The performance poet talks with the co-director of Alianza Nacional de Campesinas about the changing culture of gender-based violence

Farmworkers Rights Activist Mily Treviño-Sauceda Empowers Women to Create Change

The founder of the Alianza Nacional de Campesinas joined poet Jacqueline Suskin in a conversation about family, women, strength and unity

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Before farmworkers’ rights activist Mily Treviño-Sauceda left the stage at this year’s “The Long Conversation,” an annual event that brings together more than two dozen thinkers for an eight-hour relay of two-person dialogues at the Smithsonian Arts and Industries Building, she led the crowd in chanting the Spanish phrase: ¡Si, Se Puede!

In English, the phrase means, “yes, we can,” and “si, se puede” is the rallying cry of the United Farm Workers (UFW). The mantra is rich in history, and it originated with UFW co-founder and civil rights activist, Dolores Huerta. Hearing Treviño-Sauceda, one of today’s leaders of the contemporary farmworkers movement, unite the crowd using the words of an iconic woman of the movement’s past was powerful.

Treviño-Sauceda is the co-founder of Alianza de Campesinas, a group that advocates for the rights of farmworker women—or campesinas—on many issues, including domestic violence, sexual harassment, basic employment rights, health care, education, housing and immigration. She and her colleague and co-founder Mónica Ramírez were awarded this year’s Smithsonian American Ingenuity Award for Social Progress, for their work bringing systemic sexual abuse within the farmworkers community into the spotlight.

Treviño-Sauceda says women are the organizers of the family, and the more informed they are the more likely they are to create change. In her teens, she worked in fields in California and she was repeatedly assaulted at work. She didn’t have the support or resources to turn to at the time, and it took her nearly 20 years to finally talk about what happened to her, she says.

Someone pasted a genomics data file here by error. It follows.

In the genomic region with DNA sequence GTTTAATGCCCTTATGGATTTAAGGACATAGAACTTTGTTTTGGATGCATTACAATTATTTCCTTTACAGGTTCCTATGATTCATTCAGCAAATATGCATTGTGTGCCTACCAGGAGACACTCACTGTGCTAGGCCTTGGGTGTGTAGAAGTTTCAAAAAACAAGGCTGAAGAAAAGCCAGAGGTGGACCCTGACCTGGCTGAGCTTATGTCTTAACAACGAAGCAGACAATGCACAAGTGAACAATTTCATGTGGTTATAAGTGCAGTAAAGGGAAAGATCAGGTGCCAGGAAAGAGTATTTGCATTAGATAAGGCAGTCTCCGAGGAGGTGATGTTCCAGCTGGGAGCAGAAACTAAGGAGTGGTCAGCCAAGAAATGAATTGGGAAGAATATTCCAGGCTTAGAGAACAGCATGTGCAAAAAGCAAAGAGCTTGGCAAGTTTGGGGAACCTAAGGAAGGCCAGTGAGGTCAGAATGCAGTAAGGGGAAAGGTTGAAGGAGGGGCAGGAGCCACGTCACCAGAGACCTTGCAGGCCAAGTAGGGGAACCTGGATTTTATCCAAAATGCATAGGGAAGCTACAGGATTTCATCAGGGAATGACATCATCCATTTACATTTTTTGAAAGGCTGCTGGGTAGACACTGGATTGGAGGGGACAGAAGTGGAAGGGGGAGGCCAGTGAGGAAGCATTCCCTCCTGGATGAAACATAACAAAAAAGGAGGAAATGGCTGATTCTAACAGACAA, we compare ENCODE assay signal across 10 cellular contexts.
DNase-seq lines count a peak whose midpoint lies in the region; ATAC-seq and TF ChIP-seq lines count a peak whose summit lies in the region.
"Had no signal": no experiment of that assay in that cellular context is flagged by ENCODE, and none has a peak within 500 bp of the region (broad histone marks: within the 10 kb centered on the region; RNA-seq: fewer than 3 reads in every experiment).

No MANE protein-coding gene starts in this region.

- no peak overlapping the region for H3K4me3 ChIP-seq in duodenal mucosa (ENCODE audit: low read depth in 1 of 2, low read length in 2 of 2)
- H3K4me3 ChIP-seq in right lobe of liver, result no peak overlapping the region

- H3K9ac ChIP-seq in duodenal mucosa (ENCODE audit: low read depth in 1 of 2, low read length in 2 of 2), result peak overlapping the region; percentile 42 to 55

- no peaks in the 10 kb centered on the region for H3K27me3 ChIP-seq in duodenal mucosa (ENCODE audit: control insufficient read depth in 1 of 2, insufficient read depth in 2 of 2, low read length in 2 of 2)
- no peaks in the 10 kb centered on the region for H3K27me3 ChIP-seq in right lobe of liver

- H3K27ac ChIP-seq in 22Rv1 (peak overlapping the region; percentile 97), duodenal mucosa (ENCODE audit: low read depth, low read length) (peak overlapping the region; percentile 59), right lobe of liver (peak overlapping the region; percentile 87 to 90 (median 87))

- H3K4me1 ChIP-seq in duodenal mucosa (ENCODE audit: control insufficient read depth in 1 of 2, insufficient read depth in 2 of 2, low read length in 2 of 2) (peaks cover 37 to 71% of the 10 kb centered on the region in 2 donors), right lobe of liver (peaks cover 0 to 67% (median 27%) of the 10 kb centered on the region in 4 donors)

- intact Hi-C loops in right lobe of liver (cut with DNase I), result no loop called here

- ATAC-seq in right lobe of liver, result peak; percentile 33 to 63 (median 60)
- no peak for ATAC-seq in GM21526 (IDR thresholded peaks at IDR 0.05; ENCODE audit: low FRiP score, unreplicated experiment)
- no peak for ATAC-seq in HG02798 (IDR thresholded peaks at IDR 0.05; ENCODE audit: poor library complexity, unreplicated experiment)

“Because of the stigma and myths and taboos, I wasn’t willing to talk about it. I didn’t want to be shamed publicly,” she says. When she finally did, she learned that others in her community suffered the same abuse or worse. It was then that she realized they needed to organize. The courageous women who come forward with their stories and seek out resources have helped their group become a strong force in the Time’s Up movement, which has gained significant visibility.

“That gives me hope,” she adds.

Reflecting on the brief conversation they shared, performance poet Jacqueline Suskin wrote a poem live on stage:

The Tool of Togetherness

Taken into the worth of work

This action wraps us closer

In sync

Steady with the certainty that we can fall back into the realm of connection

We are able to find the foundation of reflection here

This grand tether to all familiar and familial

All that allows for change to continue

While we unfurl in unison

Never a voice alone in the dark

About Rachael Lallensack

Rachael Lallensack is the assistant web editor for science and innovation at Smithsonian.

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